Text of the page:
Mayor John Tory announced Monday that the city will soon begin consultations on the trial, which would launch in 2020 in partnership with the provincial transit agency Metrolinx and the Toronto Transit Commission, and be funded by the federal government.
The vehicles, which would likely be able to seat eight to 12 people, would all be electric, the mayor said. And while there would be no driver, an "ambassador," likely a transit employee, would be on board.
Montreal has piloted self-driving buses as part of a project meant to test the feasibility of autonomous vehicles on that city's streets. The bus in that pilot was equipped with sensors and a navigational system, and ran at a maximum speed of 15 km/h.
The Alberta city of Beaumont, south of Edmonton, was the first city in Canada to test an autonomous shuttle in an environment that included vehicle traffic, pedestrian and regular traffic signals. The six-month pilot ends in October.
Monday's announcement was made as part of the mayor's speech at the National Association of City Transportation Officials Designing Cities conference in Toronto, being held outside the U.S. for the first time.
"Toronto is growing at an unprecedented rate and with this growth we must focus on transit. Today's announcement is another step towards building and expanding our transit system," Tory said.
"The pilot for the automated shuttle will help residents access other transit options in the city and encourage more people to use our transit system."
Details on the number of shuttles or the actual route aren't yet finalized, but consultations are set to begin this fall.
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An automated shuttle pilot project will be hitting the streets of Torontos east end by 2020, Mayor John Tory announced today.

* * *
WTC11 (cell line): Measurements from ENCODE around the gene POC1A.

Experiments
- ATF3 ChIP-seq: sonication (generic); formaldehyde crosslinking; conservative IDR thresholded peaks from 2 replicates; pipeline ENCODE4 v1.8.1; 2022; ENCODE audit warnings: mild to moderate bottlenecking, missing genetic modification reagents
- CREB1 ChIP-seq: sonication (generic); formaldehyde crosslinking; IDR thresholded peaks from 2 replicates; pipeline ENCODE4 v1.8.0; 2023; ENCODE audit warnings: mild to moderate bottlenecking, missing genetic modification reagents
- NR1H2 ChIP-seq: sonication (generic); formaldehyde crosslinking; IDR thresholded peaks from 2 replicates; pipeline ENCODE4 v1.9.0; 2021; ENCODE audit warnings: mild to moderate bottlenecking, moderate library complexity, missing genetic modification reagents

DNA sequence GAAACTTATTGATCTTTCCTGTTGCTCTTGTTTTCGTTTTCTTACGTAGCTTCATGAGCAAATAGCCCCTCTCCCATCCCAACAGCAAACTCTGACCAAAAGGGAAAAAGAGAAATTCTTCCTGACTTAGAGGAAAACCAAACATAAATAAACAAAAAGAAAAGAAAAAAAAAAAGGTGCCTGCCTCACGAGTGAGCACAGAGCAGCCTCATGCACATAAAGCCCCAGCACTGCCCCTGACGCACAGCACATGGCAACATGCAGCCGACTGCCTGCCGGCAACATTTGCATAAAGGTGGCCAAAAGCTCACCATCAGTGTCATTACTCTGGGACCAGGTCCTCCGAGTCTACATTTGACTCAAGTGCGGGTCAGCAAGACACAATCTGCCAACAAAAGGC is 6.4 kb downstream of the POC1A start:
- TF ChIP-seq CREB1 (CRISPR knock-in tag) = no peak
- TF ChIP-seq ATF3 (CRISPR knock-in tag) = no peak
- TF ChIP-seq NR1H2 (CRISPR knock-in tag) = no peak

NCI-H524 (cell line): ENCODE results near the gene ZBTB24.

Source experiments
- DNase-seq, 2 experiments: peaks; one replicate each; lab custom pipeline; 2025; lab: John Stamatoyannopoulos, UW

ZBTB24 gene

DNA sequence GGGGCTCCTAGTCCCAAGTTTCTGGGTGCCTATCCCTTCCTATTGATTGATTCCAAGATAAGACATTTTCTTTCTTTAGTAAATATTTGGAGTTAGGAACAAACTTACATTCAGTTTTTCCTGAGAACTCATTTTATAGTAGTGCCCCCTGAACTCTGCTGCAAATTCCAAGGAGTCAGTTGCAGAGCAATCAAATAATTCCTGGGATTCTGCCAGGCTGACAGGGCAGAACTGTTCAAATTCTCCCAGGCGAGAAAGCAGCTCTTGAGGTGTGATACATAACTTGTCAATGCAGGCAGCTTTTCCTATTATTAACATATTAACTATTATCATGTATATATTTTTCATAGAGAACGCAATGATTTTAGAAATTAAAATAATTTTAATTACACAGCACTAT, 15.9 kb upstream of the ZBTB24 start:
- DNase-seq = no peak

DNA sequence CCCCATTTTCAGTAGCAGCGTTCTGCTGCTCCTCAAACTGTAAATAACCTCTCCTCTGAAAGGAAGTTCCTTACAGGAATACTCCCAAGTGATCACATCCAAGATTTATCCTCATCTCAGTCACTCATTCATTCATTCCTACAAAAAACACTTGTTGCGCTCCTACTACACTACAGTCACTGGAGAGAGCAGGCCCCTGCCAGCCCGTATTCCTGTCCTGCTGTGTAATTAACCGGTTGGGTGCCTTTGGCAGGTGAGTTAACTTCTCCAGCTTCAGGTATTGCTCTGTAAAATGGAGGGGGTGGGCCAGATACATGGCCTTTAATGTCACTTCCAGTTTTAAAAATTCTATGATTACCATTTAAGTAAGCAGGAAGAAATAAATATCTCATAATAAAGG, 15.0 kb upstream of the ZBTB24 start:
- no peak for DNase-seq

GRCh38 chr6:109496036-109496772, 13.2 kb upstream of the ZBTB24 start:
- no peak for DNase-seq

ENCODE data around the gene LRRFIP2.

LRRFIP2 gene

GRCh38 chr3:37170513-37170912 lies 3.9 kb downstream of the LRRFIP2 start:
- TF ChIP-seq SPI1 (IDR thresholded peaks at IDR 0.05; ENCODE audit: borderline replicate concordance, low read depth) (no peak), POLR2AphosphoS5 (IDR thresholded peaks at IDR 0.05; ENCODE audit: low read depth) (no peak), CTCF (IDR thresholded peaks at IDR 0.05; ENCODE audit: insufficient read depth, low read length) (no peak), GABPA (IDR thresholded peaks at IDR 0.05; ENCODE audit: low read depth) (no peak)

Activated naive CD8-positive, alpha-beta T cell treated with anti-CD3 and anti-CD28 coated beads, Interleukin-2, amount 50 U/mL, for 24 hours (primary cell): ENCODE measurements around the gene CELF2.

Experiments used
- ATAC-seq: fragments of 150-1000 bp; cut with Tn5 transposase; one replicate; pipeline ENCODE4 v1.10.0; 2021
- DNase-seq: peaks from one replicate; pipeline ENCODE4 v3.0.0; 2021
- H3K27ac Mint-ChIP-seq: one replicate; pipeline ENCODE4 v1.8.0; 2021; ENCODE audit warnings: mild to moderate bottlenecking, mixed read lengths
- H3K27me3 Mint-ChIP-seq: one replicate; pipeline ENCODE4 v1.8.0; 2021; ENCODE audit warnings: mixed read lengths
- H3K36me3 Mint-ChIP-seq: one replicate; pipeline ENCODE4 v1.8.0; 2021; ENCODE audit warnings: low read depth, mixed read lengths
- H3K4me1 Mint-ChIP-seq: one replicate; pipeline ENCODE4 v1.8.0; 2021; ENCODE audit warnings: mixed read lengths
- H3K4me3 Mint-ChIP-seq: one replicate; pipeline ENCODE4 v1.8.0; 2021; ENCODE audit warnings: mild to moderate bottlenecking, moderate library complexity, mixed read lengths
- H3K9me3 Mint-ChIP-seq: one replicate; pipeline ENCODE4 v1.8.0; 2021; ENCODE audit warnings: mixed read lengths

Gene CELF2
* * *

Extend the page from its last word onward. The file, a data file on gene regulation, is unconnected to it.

The project, in partnership with Metrolinx and the Toronto Transit Commission (TTC), will take riders from the West Rouge neighbourhood in Scarborough to the Rouge Hill GO Station.
Toronto is growing at an unprecedented rate and with this growth we must focus on transit, Tory said. The pilot for the automated shuttle will help residents access other transit options in the city and encourage more people to use our transit system, he added.
The automated shuttles typically seat eight to 12 passengers and are designed to travel at low speeds in low-traffic areas. The shuttles do not require an on-board driver, but will include ambassadors who will be on the vehicle at all times.
Montreal began testing small, driverless, electric buses last spring. They are mostly used for tourists in the citys Olympic Park.
Torys announcement was made during the 2019 National Association of City Transportation Officials (NACTO) Designing Cities conference. Its the first time the event has been held outside the U.S. and brings together planners from more than 100 cities to discuss and advance transportation.
A report to the Public Works and Infrastructure Committee last June said the pilot project would cost $1.2 million and run for 6 to 12 months.
This will be the first automated transit shuttle trial in Canada, which will help us better understand the specific potential of automated shuttles in the transit system.
Montreal began testing self-driving shuttles, adapted for wheelchairs and strollers, last fall. (CTV Montreal)
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